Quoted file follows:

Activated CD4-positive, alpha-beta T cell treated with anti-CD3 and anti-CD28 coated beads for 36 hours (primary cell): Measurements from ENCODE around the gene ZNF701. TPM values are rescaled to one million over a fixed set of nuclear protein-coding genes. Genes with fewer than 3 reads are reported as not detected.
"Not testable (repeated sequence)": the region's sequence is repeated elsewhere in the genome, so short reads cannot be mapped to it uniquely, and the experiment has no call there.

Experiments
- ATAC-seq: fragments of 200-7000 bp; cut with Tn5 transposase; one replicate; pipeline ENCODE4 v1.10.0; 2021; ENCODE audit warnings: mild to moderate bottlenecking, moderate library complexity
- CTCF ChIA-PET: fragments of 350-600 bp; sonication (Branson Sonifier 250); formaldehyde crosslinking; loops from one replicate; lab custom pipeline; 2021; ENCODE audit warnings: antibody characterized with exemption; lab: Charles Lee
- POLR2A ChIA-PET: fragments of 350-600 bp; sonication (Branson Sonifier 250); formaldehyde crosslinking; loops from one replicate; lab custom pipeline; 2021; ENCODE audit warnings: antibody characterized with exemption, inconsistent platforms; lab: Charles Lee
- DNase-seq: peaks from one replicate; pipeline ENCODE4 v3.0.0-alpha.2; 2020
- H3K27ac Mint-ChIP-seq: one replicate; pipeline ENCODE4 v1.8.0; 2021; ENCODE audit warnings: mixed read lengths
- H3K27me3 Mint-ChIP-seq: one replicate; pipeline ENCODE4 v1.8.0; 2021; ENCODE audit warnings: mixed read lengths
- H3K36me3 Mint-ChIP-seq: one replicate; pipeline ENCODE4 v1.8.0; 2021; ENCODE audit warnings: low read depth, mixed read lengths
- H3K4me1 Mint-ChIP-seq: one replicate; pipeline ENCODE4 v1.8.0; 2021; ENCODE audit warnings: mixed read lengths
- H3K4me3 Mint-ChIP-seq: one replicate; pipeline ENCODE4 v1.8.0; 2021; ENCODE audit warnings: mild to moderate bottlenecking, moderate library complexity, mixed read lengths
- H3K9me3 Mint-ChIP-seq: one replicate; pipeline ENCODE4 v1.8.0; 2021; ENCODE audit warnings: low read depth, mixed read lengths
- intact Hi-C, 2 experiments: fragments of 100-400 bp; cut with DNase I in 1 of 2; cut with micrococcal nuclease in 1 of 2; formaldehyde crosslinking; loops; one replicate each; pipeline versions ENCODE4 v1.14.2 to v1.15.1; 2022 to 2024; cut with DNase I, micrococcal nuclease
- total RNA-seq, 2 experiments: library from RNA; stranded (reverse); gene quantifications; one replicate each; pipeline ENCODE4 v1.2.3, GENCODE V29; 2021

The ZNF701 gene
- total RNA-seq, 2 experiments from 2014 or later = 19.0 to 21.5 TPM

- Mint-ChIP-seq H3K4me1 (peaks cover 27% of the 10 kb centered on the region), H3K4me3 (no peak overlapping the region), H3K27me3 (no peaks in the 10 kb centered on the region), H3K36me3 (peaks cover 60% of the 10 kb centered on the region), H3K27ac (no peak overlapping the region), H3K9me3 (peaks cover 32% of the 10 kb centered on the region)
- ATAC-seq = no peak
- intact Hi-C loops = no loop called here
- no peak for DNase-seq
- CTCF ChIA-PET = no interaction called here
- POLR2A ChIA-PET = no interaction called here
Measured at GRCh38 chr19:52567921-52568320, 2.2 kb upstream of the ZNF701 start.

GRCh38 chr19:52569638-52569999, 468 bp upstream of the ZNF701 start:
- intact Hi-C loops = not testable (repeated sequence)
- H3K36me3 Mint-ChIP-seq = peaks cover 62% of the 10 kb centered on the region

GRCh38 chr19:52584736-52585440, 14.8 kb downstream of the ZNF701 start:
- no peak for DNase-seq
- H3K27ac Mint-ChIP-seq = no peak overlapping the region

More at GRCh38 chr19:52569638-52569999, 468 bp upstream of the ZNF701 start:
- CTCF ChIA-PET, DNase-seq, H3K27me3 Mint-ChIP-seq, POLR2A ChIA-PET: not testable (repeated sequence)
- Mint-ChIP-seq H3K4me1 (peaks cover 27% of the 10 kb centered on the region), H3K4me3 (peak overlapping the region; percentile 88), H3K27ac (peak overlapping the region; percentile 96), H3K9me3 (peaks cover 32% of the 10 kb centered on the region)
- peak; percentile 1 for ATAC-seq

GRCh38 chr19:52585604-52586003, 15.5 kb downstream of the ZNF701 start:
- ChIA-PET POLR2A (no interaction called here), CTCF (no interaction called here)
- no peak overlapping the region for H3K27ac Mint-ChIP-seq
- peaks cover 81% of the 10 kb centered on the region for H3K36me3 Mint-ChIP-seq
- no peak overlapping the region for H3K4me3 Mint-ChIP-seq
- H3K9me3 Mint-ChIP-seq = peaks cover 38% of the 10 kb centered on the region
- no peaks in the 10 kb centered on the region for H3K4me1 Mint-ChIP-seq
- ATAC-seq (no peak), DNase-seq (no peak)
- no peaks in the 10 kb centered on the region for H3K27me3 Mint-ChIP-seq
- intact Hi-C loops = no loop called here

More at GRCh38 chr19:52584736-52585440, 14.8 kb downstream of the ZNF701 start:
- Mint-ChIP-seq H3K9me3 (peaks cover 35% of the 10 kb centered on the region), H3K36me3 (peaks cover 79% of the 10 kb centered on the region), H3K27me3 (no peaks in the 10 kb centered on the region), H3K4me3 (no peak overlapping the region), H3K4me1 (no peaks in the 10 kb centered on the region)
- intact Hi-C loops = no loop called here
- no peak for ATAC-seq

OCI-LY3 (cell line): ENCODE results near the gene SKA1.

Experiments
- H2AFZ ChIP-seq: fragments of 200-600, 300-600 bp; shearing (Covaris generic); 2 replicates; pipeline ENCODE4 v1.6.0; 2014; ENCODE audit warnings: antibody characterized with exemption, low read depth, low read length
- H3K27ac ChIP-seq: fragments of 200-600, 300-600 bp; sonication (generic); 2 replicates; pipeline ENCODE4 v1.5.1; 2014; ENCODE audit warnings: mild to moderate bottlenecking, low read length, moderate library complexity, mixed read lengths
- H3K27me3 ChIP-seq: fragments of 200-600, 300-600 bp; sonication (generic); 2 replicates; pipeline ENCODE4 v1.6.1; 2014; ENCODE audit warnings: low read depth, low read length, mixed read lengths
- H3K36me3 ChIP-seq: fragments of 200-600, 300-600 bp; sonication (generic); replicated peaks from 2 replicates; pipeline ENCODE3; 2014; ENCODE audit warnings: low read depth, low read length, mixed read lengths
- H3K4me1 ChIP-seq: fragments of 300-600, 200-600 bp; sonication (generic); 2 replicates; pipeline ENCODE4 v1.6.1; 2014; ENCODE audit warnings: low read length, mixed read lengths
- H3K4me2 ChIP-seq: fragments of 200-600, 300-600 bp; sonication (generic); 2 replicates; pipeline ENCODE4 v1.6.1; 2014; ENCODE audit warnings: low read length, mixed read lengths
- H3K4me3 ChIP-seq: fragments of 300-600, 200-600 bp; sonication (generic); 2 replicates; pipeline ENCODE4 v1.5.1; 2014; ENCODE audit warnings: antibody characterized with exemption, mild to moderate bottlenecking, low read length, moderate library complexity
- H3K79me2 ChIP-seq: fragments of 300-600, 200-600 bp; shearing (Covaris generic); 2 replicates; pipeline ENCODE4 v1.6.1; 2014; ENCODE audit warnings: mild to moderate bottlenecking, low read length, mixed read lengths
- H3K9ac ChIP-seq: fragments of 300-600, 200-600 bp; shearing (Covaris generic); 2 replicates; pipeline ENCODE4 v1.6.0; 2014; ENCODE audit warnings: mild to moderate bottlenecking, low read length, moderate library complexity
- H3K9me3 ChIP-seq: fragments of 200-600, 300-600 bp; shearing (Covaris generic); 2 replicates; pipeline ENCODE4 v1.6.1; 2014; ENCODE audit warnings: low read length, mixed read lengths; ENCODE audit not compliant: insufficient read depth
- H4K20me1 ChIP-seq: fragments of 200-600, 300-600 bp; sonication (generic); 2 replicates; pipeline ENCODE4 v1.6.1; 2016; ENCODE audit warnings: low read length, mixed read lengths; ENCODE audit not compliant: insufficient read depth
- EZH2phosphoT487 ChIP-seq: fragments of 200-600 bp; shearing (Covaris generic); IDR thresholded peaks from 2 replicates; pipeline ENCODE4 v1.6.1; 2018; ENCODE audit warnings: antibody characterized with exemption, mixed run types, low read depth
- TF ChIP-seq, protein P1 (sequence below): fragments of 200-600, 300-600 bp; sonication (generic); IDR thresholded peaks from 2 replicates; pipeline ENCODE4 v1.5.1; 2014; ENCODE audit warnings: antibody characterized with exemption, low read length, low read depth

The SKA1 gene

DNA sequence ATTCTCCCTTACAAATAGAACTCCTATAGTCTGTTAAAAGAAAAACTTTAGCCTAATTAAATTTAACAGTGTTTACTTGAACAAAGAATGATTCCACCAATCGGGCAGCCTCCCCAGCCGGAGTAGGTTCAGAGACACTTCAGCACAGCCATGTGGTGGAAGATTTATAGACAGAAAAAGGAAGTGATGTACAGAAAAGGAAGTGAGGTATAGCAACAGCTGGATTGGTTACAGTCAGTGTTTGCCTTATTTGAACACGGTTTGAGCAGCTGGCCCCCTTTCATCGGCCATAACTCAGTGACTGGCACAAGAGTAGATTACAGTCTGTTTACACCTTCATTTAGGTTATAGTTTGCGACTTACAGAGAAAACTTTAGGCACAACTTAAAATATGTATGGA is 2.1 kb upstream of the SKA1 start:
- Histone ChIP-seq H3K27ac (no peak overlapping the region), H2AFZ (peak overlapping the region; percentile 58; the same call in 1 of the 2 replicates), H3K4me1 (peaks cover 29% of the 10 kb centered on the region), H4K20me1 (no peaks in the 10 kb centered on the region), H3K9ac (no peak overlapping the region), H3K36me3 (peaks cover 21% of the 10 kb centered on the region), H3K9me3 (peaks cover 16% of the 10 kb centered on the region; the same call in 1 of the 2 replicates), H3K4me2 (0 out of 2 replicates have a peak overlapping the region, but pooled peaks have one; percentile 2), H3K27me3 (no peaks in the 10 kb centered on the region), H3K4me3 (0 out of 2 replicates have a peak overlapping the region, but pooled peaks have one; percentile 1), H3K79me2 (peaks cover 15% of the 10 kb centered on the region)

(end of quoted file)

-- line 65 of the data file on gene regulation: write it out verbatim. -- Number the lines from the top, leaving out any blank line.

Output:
DNA sequence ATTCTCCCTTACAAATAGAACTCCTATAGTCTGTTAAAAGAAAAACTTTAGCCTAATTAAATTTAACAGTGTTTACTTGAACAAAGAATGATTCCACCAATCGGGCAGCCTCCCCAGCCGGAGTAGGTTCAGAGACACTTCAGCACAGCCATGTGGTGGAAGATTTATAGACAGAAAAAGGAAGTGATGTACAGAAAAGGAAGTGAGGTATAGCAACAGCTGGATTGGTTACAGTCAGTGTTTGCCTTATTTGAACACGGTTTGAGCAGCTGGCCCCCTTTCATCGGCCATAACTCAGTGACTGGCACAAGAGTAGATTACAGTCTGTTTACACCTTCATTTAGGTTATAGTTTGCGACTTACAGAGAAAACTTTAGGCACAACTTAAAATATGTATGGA is 2.1 kb upstream of the SKA1 start: